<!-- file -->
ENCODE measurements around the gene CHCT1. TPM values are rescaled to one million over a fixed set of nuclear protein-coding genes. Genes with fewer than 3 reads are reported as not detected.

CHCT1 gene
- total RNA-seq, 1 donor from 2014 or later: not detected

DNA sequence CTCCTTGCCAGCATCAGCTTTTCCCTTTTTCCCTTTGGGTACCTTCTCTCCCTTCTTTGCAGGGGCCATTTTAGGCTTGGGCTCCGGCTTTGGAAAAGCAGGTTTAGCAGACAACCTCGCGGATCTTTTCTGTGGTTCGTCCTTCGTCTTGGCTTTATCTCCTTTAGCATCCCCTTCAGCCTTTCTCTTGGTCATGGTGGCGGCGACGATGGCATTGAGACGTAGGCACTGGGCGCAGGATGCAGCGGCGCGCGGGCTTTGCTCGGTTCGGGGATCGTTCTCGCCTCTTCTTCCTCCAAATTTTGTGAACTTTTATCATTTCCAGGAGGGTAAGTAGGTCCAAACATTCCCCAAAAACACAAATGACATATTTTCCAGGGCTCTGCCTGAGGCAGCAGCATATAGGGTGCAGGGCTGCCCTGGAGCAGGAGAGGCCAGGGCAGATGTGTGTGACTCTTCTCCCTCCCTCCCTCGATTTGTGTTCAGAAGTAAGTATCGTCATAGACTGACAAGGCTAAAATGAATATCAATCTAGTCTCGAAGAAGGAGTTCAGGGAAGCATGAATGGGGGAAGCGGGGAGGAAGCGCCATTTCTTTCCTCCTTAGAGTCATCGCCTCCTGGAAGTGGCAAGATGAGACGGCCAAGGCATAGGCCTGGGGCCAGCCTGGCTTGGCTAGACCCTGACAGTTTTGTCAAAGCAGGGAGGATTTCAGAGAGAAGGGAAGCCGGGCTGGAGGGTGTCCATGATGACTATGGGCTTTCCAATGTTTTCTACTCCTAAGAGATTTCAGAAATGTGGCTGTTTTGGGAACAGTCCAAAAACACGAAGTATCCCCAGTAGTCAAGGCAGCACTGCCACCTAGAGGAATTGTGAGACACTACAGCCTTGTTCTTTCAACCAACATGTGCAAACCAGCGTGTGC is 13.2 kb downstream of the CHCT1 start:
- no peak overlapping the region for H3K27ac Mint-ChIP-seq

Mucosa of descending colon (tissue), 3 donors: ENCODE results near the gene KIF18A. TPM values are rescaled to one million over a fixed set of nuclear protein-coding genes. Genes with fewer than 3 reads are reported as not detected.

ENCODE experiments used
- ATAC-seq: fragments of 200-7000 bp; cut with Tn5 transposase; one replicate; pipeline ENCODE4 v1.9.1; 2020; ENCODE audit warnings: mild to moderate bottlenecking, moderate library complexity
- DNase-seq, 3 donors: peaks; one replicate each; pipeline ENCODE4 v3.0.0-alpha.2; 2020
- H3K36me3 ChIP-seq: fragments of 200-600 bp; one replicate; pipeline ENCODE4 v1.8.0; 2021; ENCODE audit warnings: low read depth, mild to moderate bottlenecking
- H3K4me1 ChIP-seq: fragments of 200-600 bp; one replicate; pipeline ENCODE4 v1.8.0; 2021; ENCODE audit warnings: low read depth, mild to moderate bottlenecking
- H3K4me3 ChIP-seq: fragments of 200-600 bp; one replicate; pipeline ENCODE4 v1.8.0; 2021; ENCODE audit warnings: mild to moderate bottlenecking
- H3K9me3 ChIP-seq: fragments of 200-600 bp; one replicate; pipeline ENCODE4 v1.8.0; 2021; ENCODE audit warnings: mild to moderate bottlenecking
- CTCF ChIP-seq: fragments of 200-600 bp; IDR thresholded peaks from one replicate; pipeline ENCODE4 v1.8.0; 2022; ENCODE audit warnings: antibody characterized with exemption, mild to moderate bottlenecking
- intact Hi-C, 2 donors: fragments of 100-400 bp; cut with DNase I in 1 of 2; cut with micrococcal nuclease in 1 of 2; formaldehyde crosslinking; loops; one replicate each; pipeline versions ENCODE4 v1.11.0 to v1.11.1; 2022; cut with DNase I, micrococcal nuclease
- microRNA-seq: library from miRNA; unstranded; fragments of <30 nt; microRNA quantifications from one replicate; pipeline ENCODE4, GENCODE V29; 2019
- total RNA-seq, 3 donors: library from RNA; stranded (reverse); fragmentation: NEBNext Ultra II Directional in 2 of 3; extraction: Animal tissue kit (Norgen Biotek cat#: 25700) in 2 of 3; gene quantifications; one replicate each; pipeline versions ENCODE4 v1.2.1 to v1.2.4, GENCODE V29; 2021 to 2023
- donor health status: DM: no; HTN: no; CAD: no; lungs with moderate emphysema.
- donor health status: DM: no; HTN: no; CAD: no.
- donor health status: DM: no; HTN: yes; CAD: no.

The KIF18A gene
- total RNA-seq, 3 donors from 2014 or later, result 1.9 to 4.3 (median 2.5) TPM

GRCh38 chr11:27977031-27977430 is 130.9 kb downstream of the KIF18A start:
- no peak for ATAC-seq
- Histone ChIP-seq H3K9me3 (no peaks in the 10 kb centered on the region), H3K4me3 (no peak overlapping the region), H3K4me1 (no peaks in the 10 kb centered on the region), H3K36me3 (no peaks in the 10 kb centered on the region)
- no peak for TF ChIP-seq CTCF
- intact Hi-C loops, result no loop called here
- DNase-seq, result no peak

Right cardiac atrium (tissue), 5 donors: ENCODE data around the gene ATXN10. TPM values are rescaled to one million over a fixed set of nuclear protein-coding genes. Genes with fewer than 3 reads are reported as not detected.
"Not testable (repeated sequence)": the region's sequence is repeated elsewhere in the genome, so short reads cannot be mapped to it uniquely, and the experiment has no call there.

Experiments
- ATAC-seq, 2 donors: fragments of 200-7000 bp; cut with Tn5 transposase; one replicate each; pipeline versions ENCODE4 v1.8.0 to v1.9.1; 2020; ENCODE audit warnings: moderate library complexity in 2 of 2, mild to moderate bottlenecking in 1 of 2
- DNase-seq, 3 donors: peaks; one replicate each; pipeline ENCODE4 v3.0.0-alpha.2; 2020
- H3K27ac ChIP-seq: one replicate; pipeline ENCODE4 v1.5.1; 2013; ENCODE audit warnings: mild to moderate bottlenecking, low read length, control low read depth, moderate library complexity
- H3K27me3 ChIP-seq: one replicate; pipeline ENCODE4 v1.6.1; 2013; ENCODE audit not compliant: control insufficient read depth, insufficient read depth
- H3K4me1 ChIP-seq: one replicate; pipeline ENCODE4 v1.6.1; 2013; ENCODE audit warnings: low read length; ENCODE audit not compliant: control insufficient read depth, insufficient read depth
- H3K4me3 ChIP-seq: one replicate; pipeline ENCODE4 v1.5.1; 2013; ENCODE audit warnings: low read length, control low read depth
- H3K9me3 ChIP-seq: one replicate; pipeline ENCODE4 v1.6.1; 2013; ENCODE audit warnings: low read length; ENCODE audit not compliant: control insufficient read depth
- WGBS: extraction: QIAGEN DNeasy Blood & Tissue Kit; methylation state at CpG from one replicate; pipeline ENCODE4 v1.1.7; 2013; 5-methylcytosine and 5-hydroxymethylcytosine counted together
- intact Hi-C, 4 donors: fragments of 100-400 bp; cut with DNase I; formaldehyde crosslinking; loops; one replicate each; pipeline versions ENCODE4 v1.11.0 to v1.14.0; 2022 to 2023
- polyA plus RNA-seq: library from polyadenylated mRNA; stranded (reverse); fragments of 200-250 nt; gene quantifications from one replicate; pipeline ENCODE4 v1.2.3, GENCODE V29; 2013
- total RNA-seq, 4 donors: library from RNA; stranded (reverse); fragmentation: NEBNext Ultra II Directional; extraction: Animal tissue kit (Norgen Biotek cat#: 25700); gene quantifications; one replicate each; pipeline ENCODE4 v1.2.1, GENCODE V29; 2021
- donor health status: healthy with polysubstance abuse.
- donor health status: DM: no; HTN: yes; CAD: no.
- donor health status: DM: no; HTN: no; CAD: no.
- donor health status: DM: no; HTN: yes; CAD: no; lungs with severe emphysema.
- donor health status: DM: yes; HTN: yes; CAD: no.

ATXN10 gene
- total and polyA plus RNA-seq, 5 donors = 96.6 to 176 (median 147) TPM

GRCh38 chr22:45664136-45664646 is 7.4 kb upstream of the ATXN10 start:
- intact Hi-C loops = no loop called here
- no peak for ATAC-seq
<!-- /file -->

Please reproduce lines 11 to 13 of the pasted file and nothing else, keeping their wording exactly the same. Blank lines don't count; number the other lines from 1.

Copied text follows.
- H3K4me1 ChIP-seq: fragments of 200-600 bp; one replicate; pipeline ENCODE4 v1.8.0; 2021; ENCODE audit warnings: low read depth, mild to moderate bottlenecking
- H3K4me3 ChIP-seq: fragments of 200-600 bp; one replicate; pipeline ENCODE4 v1.8.0; 2021; ENCODE audit warnings: mild to moderate bottlenecking
- H3K9me3 ChIP-seq: fragments of 200-600 bp; one replicate; pipeline ENCODE4 v1.8.0; 2021; ENCODE audit warnings: mild to moderate bottlenecking